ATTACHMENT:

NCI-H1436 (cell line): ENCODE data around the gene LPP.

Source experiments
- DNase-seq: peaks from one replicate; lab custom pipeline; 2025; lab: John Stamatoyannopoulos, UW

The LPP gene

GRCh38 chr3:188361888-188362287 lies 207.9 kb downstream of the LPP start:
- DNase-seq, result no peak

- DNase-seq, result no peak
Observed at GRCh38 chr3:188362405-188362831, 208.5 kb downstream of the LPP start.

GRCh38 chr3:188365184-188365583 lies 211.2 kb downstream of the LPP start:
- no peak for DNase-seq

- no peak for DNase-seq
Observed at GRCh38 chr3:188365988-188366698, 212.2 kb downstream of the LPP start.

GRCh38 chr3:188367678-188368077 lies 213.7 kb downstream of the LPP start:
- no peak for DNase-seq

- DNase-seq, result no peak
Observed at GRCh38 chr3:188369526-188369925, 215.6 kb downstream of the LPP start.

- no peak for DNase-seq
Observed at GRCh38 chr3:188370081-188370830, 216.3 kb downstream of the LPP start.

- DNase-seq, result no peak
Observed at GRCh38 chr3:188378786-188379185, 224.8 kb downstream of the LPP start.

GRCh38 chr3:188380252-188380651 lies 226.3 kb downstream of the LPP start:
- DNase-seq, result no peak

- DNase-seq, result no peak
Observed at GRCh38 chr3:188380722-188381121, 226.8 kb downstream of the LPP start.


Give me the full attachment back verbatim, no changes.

NCI-H1436 (cell line): ENCODE data around the gene LPP.

Source experiments
- DNase-seq: peaks from one replicate; lab custom pipeline; 2025; lab: John Stamatoyannopoulos, UW

The LPP gene

GRCh38 chr3:188361888-188362287 lies 207.9 kb downstream of the LPP start:
- DNase-seq, result no peak

- DNase-seq, result no peak
Observed at GRCh38 chr3:188362405-188362831, 208.5 kb downstream of the LPP start.

GRCh38 chr3:188365184-188365583 lies 211.2 kb downstream of the LPP start:
- no peak for DNase-seq

- no peak for DNase-seq
Observed at GRCh38 chr3:188365988-188366698, 212.2 kb downstream of the LPP start.

GRCh38 chr3:188367678-188368077 lies 213.7 kb downstream of the LPP start:
- no peak for DNase-seq

- DNase-seq, result no peak
Observed at GRCh38 chr3:188369526-188369925, 215.6 kb downstream of the LPP start.

- no peak for DNase-seq
Observed at GRCh38 chr3:188370081-188370830, 216.3 kb downstream of the LPP start.

- DNase-seq, result no peak
Observed at GRCh38 chr3:188378786-188379185, 224.8 kb downstream of the LPP start.

GRCh38 chr3:188380252-188380651 lies 226.3 kb downstream of the LPP start:
- DNase-seq, result no peak

- DNase-seq, result no peak
Observed at GRCh38 chr3:188380722-188381121, 226.8 kb downstream of the LPP start.